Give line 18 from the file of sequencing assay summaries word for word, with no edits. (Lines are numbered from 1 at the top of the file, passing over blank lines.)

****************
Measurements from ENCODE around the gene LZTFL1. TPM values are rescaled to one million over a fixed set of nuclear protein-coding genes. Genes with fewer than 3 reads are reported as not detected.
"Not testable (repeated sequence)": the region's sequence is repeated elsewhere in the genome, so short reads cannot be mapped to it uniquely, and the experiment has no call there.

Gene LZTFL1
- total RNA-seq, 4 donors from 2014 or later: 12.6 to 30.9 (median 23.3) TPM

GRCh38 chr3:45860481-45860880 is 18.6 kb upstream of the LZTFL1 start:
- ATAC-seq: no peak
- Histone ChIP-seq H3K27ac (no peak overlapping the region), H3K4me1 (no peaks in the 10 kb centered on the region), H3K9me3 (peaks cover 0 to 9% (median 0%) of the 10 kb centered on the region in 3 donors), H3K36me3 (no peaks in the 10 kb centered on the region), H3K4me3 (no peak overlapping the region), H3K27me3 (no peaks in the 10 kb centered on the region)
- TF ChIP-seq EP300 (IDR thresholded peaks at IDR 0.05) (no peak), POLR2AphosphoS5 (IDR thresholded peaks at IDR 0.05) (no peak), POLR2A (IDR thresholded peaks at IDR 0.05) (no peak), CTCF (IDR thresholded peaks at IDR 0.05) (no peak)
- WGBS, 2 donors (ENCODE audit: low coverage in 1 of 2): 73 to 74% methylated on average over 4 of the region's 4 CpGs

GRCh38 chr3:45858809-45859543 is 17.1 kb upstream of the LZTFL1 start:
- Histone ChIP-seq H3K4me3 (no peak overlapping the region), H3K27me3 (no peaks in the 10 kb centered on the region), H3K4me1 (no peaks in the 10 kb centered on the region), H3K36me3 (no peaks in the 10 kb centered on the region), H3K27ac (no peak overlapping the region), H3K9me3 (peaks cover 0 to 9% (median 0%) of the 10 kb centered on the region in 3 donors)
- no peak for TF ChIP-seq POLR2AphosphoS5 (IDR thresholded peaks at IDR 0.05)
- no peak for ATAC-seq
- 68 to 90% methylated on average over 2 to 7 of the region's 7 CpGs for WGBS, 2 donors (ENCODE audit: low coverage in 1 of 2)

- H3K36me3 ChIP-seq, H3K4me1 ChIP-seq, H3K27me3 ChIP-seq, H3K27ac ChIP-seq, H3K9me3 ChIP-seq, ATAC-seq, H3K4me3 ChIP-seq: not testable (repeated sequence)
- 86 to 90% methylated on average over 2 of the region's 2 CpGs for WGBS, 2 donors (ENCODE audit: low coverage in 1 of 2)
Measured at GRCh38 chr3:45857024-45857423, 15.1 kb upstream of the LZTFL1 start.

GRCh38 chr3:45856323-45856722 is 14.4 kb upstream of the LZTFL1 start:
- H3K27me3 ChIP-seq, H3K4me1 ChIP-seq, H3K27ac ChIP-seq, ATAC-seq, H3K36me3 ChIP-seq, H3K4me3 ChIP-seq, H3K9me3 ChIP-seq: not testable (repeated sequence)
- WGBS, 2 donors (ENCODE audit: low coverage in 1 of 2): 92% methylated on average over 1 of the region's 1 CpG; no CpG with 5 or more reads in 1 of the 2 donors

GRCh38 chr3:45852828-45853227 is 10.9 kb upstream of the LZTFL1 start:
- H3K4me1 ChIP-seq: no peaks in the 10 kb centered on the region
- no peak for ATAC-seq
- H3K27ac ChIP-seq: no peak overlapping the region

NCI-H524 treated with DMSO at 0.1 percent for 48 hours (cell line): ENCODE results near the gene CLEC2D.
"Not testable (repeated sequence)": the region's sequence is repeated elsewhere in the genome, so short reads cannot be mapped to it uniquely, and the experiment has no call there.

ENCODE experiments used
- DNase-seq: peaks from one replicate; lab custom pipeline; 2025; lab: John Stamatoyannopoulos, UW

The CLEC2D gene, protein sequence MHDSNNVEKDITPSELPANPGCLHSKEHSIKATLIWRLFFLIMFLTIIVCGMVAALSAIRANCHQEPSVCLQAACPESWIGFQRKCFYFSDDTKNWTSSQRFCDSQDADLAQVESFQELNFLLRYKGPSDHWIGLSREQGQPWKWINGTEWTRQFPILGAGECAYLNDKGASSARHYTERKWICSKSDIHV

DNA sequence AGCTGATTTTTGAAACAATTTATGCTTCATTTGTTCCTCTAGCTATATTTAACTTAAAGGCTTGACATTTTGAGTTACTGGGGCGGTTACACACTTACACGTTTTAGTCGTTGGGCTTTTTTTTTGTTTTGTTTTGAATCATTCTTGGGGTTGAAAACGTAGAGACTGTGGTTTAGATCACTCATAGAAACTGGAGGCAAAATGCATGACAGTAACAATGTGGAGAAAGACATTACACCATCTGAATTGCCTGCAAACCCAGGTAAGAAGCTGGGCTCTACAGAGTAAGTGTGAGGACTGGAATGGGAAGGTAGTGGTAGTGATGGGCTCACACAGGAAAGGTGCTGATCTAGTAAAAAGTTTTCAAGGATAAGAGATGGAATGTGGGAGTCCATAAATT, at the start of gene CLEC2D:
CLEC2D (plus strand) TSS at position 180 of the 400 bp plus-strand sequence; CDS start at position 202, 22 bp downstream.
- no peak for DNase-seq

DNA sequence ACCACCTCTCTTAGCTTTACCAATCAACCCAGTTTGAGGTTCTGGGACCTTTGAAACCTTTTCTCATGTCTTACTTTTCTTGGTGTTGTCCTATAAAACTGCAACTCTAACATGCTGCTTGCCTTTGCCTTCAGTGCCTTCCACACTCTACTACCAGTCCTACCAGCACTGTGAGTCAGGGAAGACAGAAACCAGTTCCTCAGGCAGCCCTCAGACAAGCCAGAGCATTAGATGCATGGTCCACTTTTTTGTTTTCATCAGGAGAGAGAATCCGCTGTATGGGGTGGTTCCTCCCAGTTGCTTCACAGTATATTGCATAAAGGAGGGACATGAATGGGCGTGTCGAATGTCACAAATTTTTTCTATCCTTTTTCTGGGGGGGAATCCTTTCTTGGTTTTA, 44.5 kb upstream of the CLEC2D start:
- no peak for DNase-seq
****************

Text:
GRCh38 chr3:45856323-45856722 is 14.4 kb upstream of the LZTFL1 start: